Steve Wynn on "Marquee Moon" by Television
Steve Wynn was right there at the forefront when the alternative music scene exploded in the '80s. As a member of The Dream Syndicate, Wynn helped usher in the movement known as The Paisley Underground. Since the band's breakup in 1989, Wynn has released a score of acclaimed albums, such as Kerosene Man and Crossing Dragon Bridge, and he has seen much international touring success. An inveterate fan of vinyl who's currently helming a few long-awaited Dream Syndicate reunion gigs, Steve put some time aside to dissect Television's "Marquee Moon," a key Song from His Soundtrack.
I listen to the title track to Television's 1977 debut Marquee Moon in so many ways. I listen as a guitarist, a Jazzmaster enthusiast, a fan of the modal, the freakout, the extended solo, the journey to nowhere and everywhere. I spent most nights of my 20th year on the planet playing along with this song, learning every guitar line, every solo, and making up my own while staring at the photo on the inner sleeve, a photo that suggested everything that I believed a band should be. It's not surprising that over the years, I borrowed a few of those bits and pieces ("Halloween" comes to mind) and even that very photo (check out the back cover of Steve Wynn & the Miracle 3's 2005 album, …tick..tick…tick). I played a Jazzmaster on The Dream Syndicate's 1982 debut The Days of Wine and Roses and foolishly sold it a year later. I lamented that estrangement from the sound that reignited my love of the guitar, and didn't have one again until the Miracle 3 and I made 2010's Northern Aggression. There's nothing like a Jazzmaster.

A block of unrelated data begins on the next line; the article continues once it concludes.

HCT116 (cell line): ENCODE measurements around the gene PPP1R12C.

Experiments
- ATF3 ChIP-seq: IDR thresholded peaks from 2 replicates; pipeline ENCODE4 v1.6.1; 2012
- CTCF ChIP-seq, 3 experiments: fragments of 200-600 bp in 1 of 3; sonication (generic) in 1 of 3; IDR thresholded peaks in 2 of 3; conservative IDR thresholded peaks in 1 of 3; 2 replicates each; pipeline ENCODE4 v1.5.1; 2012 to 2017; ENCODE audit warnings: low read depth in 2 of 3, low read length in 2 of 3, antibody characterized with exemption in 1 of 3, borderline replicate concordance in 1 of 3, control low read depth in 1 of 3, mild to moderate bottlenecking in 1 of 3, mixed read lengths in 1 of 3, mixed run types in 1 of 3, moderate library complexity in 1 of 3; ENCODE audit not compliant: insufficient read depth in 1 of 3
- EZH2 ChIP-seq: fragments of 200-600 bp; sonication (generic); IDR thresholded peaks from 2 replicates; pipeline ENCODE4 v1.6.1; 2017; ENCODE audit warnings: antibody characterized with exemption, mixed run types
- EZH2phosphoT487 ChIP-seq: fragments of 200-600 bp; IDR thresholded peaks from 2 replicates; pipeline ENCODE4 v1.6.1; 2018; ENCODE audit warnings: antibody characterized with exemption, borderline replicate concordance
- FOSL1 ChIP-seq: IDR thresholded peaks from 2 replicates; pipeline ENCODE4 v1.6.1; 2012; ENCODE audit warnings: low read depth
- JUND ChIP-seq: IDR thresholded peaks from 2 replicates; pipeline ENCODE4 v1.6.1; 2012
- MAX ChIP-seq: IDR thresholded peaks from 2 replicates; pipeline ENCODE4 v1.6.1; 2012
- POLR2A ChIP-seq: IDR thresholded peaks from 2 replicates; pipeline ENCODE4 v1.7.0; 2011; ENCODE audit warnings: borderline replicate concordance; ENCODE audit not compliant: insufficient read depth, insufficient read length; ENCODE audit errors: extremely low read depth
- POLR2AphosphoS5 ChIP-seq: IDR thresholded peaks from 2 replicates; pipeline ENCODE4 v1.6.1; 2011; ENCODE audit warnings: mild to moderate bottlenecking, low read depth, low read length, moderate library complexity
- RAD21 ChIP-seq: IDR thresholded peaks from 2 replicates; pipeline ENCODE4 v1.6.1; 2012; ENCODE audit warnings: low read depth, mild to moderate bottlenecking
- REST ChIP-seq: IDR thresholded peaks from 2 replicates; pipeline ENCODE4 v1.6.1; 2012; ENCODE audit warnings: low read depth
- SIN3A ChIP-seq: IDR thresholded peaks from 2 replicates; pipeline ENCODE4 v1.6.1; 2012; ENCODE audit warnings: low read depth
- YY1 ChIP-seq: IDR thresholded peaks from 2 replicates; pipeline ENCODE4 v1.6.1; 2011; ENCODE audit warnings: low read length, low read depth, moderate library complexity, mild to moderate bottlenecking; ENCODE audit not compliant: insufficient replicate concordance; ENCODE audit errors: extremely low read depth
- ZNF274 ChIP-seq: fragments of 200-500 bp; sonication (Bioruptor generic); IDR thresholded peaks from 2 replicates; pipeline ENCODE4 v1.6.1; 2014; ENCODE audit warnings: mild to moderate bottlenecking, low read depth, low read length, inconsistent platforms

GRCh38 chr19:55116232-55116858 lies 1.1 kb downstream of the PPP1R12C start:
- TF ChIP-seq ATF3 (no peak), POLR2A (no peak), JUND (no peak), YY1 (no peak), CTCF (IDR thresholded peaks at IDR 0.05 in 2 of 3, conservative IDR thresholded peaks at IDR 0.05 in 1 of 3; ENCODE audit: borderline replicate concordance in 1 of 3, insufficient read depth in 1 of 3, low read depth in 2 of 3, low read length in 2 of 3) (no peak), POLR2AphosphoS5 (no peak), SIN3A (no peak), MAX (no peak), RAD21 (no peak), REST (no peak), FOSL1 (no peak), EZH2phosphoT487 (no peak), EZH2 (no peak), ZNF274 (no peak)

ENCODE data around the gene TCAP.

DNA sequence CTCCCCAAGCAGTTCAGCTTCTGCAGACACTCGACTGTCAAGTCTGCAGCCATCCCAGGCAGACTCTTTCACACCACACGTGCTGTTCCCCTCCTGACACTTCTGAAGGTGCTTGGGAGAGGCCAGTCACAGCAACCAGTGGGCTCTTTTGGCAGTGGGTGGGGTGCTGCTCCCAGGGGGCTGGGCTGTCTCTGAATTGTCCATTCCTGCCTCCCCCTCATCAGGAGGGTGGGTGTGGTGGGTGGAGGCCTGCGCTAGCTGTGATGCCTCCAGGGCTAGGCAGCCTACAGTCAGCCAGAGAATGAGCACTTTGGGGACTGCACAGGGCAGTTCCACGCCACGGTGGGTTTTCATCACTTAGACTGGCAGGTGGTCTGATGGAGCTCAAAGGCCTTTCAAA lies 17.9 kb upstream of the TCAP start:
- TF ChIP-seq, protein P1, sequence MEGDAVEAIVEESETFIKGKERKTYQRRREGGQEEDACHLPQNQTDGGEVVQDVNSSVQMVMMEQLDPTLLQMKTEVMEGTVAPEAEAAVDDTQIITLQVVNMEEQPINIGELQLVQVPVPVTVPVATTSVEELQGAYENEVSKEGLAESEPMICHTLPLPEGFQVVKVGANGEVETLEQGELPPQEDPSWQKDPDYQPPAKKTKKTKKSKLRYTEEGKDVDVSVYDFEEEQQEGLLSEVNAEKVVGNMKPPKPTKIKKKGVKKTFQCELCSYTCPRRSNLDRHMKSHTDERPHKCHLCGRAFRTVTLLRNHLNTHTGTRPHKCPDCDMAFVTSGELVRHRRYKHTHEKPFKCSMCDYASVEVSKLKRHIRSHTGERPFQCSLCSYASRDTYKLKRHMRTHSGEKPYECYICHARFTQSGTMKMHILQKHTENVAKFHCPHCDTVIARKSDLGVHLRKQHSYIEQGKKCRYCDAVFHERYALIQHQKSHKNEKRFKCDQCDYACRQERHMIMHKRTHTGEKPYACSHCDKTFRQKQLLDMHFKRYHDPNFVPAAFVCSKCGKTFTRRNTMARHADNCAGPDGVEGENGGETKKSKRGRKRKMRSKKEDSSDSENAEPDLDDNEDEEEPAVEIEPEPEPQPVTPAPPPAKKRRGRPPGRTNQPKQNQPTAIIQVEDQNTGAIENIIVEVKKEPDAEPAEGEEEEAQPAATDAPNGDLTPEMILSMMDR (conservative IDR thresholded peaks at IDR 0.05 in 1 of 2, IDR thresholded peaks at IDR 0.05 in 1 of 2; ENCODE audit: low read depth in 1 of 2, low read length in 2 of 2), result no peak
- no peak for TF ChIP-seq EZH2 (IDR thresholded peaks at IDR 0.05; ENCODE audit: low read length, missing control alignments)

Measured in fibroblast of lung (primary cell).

I also listen to this as a bandleader and as a producer. There's something perfect about the way the record fits together. I hear it like a car enthusiast looks at the engine of a '57 Chevy. I study how the gears interlock and then am dying to take it apart just to put it together again. Crude and organic, but any random change to the architecture would ruin its perfection and majesty. I toured with Richard Lloyd back in 2001, and he told me that the band rejected producer Andy Johns' idea to get a "John Bonham drum sound," and instead went for the more organic sound on the record. I told him that I was grateful they made that correct choice, and he replied, "I don't know. It might have been better if we would have met him halfway." Better? Richard, you're wrong. Marquee Moon could not be better.
It's funny how much I love this song as well as the full album from which it's taken and can always, at any moment, say it's at the top of my list without hesitation - and yet I don't love Tom Verlaine's lyrics (though there are many great ones), and I don't love his voice. But none of that matters. It's the perfect record. It stands alongside Neil Young & Crazy Horse's 1969 classic Everybody Knows This Is Nowhere as the rulebook of how a two guitars, bass, and drums band should sound. The song competes with John Coltrane's "A Love Supreme," Ornette Coleman's "Lonely Woman," and Charles Mingus's "Fables of Faubus" as my favorite jazz track ever, even though you would never find the Marquee Moon album in the jazz section at any record store. Every time I put it on, I hear something new. I find some detail that pushes the combustion engine to a new place.
It's my favorite song from my favorite record ever. I'm often asked to name the record that changed my life. Quite literally, that would have to be The Days of Wine and Roses, the aforementioned first album I made with The Dream Syndicate. But without "Marquee Moon" and the album it shares a title with, there would be no The Days of Wine and Roses, or at least it would have sounded a whole lot different. Really, I'd rather not think about it.
In this video interview, Steve Wynn and Mike Mettler discuss the merits of vinyl and the 30th anniversary of The Days of Wine and Roses.